How can I beat high pension charges?

What are the average administration fees for a personal pension plans? I believe my current plan is too expensive. Should I switch to another company, stay where I am or stop the pension altogether and put the money somewhere else?

Asked by Christina Siet

3 Answers

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Answered by Paul Ross DipPFS CII(MP&ER), IFA in Bourne, LINCOLNSHIRE
Generically, then you can't do much better han a stakeholder pension. But not all give you good value for money.

The best route for you to take is to seek advice from an Independent Financial Adviser because there are several factors to take into account such as what are they charging for, your attitude to risk and fund choice and you really need advice on this. Feel free to talk to me about this and I will be able to give you some pointers about this area. | 01.17.11 @ 21:26
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$commenter.renderDisplayableName() — {comment} | 09.23.17 @ 23:42
Answered by Darren Smith, IFA in Basingstoke, HAMPSHIRE
the key to this point is what are you getting for what you are paying?

there's little point opting for a stakeholder plan if you want your money managed by external fund managers - best of breed etc as their cost would be above the stakeholder threshold.

having said that, the value of your fund will also determine cost as many personal pension providers can give access to very well managed funds with costs above a stakeholder plan but with rebates in charges linked to the size of your plan, you could end up paying less than stakeholder.

stakeholder allows up to 1.5% for the first 10 years and then max 1% pa but this alone doesnt mean you are getting the best. if you want the cheapest pension, that would probably be a cash based pension as the cost would be close to zero - but then so would the return.

you need to consider what are you willing to pay but also what do you expect for it.

this isnt like comparing the price of petrol whereby you might simply choose the cheapest garage after all, its all petrol!

in volatile markets, fund managers have the capacity to outperform the market on the way down and on the way up by making selective choices as to how to invest and disinvest your money.

cheaper tracker funds dont do this, they simply mimic the market generally copying its moves exactly, on the way down and up and without the ability to vary away from this.

its a bit like pressing autopilot on your investment.

you also finally need to consider how are you going to pay for the advice you need? a good IFA will be able to earn his/her money from advising you properly but you would still come out of the relationship on top securing the majority share of the improvement to your investment.

it goes without saying that you cant get the best performance, with free advice and next to nil cost. its a bit like driving at 70mph on the motorway with your foot on the brake.

the key to successful investment after allowing for sufficient time in the market is the appropriate asset allocation - the mixture of investments that would comprise your portfolio.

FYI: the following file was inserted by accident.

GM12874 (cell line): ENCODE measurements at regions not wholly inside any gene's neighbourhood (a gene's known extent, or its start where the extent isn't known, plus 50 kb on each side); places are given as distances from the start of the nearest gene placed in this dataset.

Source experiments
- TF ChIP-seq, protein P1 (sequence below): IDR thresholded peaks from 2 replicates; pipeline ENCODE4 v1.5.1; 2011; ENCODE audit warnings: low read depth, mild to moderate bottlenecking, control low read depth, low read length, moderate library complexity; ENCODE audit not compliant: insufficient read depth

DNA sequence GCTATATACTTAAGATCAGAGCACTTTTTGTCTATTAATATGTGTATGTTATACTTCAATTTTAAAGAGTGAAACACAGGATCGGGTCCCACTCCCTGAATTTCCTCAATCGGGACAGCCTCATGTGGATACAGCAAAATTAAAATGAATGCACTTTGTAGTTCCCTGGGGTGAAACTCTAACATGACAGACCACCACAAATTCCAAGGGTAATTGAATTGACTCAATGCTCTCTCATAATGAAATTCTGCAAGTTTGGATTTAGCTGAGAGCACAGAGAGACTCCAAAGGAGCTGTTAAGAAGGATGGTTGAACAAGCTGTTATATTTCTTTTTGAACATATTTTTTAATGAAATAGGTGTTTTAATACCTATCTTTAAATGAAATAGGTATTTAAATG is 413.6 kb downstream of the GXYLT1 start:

feel free to get in touch if you want to chat more but do avoid disclosing too much personal data in an open forum | 01.17.11 @ 21:55
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$commenter.renderDisplayableName() — {comment} | 09.23.17 @ 23:42
Answered by D C, IFA in Bristol, DEVON
Well, three advisers here all singing from the same hymn sheet.

The cheapest pensions are those which come under the so-called 'stakeholder' banner, as well as some personal pensions which, although their rules mean that they cannot be called stakeholder pensions, have the same charging structure.

The point here is whether you want any specific advice or not. If you do not require advice, then select a stakeholder pension and make your own choices of a suitable fund - there will be fund descriptions and a guide as to the risk the provider attaches to each fund. This is certainly the cheapest route; there will be little to choose from between different providers themselves, and if you are confident and competent you can research to the funds on the internet to see how well regarded they are.

But none of us is trying to feather our own nest by saying that you could certainly benefit by taking advice, even though there is inevitably an additional cost. There is the obvious point that the financial adviser can consider the different features and quality of various pension plans on offer, can really explain the risk involved with different kinds of funds and can select quality funds with good prospects that match your own appetite for risk. The good adviser will subsequently monitor the performance of those funds and perhaps, on occasion, suggest alternatives.

Less obvious, though, is the fact that a pension is a vehicle for long-term financial planning, and should be considered alongside other such vehicles, including ISAs. And there is real danger in making long-term plans if health issues derail them, so it may be that an adviser would suggest various kinds of insurance cover to protect you and, if you have a family or dependents, them as well. | 01.17.11 @ 23:28
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$commenter.renderDisplayableName() — {comment} | 09.23.17 @ 23:42
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Answered by

Paul Ross DipPFS CII(MP&ER)
Paul Ross DipPFS CII(MP&ER), IFA in Bourne, LINCOLNSHIRE

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